Best way to travel between DC and NY city

Need some travel options. My daughter is graduating from college in June and the family (6 people, including her) will be flying to Washington, DC for the ceremonies. We will stay a few days there, then want to head over to NY City for a few days and make this a family vacation.

I’m guessing we really don’t want to rent a car round trip from DC to NY and back, as it would be fairly useless in the city. We could:
[ul]
[li]Fly into DC and home from NY; rent a car for one day, one way to get between cities.[/li][li]Take Amtrack from DC to NY (is that even possible?)[/li][li]Take Megabus or equivalent between cities (not a top choice)[/li][li]Some other, better solution that I haven’t listed[/li][/ul]

What say you? How should we handle the logistics?

Bonus - where should we stay in each city? Prefer mid range hotels, B&B’s, and the like but could be open to other accomodations.

There is an Acela express route from Union Station in DC to New York City. Some of my colleagues take it on nearly a daily basis for long stretches of time and I think most of them are pretty happy with it.

I would not go with the car, as you said you will not be using it for anything in New York, and you’d probably have to rent at least a minivan to move 6 people and their luggage. It’s not a terribly long drive as the crow flies, but you have annoying traffic on both ends which can really add time/frustration to the trip.

The train is what I would go for, there are several Amtrak options daily. The express costs more, but is super convenient. And it’s a short enough distance that even the regular train is not unbearable. It also deposits you directly into the heart of midtown Manhattan so you don’t need to add a layer of airport transport to your logistics.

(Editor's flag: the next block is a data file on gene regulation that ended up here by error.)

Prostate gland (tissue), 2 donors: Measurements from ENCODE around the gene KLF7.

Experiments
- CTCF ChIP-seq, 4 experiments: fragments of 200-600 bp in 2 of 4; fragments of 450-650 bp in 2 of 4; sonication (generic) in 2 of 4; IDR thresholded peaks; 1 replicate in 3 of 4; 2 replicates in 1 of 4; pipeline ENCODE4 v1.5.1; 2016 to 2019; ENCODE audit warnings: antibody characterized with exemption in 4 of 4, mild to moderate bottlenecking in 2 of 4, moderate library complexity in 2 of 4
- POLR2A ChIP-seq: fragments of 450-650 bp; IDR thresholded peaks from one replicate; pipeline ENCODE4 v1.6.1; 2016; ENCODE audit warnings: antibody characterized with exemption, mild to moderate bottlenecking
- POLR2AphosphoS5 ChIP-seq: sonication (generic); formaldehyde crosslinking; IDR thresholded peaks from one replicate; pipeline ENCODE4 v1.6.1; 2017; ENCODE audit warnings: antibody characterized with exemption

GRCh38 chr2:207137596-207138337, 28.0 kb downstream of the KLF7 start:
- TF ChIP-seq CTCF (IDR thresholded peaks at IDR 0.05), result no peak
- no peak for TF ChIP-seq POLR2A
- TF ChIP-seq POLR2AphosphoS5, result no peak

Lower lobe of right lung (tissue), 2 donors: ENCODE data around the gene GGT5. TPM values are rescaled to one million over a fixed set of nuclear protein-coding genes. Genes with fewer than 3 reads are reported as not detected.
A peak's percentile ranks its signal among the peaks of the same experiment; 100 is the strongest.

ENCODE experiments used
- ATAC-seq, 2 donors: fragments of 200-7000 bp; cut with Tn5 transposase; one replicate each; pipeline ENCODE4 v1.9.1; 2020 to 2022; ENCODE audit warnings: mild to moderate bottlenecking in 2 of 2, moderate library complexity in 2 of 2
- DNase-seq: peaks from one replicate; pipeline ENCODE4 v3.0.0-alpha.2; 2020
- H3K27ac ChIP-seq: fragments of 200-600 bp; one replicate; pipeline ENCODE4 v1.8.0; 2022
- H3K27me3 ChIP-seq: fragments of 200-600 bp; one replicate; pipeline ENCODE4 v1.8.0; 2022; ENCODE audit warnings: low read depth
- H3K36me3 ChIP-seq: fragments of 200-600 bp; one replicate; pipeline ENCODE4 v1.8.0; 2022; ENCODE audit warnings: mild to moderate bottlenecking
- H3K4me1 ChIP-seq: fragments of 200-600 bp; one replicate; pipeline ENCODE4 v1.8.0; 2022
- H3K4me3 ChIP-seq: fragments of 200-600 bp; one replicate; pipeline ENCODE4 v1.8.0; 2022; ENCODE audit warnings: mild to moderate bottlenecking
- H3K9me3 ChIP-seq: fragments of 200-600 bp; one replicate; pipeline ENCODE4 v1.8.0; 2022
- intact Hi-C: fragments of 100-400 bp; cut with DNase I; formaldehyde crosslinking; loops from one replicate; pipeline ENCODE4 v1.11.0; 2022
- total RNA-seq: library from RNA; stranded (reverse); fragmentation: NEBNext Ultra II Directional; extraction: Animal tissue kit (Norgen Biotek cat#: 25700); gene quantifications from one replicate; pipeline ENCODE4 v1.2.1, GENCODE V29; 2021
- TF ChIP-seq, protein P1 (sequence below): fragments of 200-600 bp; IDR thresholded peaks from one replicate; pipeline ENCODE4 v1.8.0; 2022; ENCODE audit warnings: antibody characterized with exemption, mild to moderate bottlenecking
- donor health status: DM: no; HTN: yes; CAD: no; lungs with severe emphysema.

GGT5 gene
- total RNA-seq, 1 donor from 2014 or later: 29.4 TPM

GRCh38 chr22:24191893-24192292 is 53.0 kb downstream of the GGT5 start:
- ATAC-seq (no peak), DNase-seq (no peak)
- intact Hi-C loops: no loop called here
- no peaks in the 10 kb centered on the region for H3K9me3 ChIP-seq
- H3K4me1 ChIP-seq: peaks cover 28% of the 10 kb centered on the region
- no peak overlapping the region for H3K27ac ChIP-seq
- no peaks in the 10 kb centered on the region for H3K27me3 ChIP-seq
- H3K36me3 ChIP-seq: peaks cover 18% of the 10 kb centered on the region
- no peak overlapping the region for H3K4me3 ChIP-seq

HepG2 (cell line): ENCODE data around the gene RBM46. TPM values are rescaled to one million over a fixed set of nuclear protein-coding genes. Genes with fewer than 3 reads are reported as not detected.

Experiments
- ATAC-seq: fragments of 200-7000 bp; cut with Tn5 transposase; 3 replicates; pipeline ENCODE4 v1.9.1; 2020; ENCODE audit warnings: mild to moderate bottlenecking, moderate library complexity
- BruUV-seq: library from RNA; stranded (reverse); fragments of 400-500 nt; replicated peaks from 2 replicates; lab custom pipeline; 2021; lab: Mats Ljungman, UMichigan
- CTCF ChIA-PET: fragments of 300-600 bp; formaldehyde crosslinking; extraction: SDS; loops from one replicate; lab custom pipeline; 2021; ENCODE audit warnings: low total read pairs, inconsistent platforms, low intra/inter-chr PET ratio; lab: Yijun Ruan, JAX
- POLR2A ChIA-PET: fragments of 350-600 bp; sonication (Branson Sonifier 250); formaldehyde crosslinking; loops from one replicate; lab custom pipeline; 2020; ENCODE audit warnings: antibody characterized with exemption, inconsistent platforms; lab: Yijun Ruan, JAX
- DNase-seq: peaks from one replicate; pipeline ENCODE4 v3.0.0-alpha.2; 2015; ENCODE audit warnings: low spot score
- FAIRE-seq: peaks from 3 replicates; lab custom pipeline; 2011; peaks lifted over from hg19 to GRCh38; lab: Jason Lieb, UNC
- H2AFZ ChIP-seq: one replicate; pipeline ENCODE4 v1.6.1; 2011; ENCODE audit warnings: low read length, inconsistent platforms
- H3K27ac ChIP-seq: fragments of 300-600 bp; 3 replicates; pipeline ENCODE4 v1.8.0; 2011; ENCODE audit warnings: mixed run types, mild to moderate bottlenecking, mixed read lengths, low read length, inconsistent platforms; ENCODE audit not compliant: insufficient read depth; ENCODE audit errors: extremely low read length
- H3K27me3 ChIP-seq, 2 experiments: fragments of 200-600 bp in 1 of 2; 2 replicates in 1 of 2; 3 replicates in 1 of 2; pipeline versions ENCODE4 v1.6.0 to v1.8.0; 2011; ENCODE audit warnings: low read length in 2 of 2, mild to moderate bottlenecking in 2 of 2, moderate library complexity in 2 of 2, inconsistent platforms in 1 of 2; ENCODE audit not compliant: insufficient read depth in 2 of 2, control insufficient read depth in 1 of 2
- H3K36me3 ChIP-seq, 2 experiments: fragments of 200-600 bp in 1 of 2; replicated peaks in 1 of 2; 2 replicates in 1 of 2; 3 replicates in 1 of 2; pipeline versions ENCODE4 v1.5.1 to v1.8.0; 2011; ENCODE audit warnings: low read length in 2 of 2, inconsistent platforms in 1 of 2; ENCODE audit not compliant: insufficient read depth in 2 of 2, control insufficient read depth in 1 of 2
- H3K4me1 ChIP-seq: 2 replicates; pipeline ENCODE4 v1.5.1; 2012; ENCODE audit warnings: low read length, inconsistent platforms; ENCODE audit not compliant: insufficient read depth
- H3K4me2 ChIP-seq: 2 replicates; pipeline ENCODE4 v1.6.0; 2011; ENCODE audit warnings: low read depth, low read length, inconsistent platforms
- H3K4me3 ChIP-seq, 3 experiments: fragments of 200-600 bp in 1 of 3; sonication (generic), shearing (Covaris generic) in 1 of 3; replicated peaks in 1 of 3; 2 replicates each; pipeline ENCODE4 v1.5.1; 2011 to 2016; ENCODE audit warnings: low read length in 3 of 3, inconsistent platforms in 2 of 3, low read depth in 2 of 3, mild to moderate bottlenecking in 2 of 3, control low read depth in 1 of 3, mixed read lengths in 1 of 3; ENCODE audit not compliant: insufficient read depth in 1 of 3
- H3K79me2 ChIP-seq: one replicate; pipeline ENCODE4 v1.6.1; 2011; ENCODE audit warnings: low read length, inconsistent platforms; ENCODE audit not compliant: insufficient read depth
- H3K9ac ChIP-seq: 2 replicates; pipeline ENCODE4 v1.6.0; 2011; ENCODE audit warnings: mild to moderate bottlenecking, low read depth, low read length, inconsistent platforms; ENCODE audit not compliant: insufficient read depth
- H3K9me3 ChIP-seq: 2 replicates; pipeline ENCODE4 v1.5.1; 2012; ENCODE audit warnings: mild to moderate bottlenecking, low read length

Amtrak between DC and NYC is one if the busiest routes in the system. It is the perfect way to travel between these two cities, as it links in to public transit on both sides (DC metro & NYC subway). It’s also very comfortable with outlets & wifi at every seat, and the Quiet Car, no kids under 12 or cell phone conversations allowed. Glorious. There are multiple standard trains every hour, as well as Acela high-speed service.

Acela is the best way to go. Free wifi and comfy seats.

ETA: And DC’s Union Station is quite beautiful. Unfortunately the other end is Penn Station which is a pit. But you can walk over to Grand Central Terminal and pretend you got off the train there. :slight_smile:

I would take the train or one of the Chinatown buses that run between the two cites. The buses are cheaper, and some of them are pretty nice with wi-fi and nice seats (others are death traps that flip over on 95, so do your research).

Just to add - the train is pretty expensive, so it would probably be worthwhile to fly into DC, take the train to NY, then fly home from NY.

The bus can be very cheap. I’ve never taken it so I can’t vouch for it, though.

If you go by train (I recommend it), be sure to get tickets at least two weeks in advance. The super saver fares are vastly cheaper than regular (as in, half the price or less).

Save your sanity and buy an Amtrak ticket.

I’m not sure anyone has suggested the train yet. I used to go from Princeton/Trenton to DC, and the train is a big winner. While you can get to Reagan in DC on the subway, airports in NY are far away, and the train stations are right downtown. And the trains are very comfortable.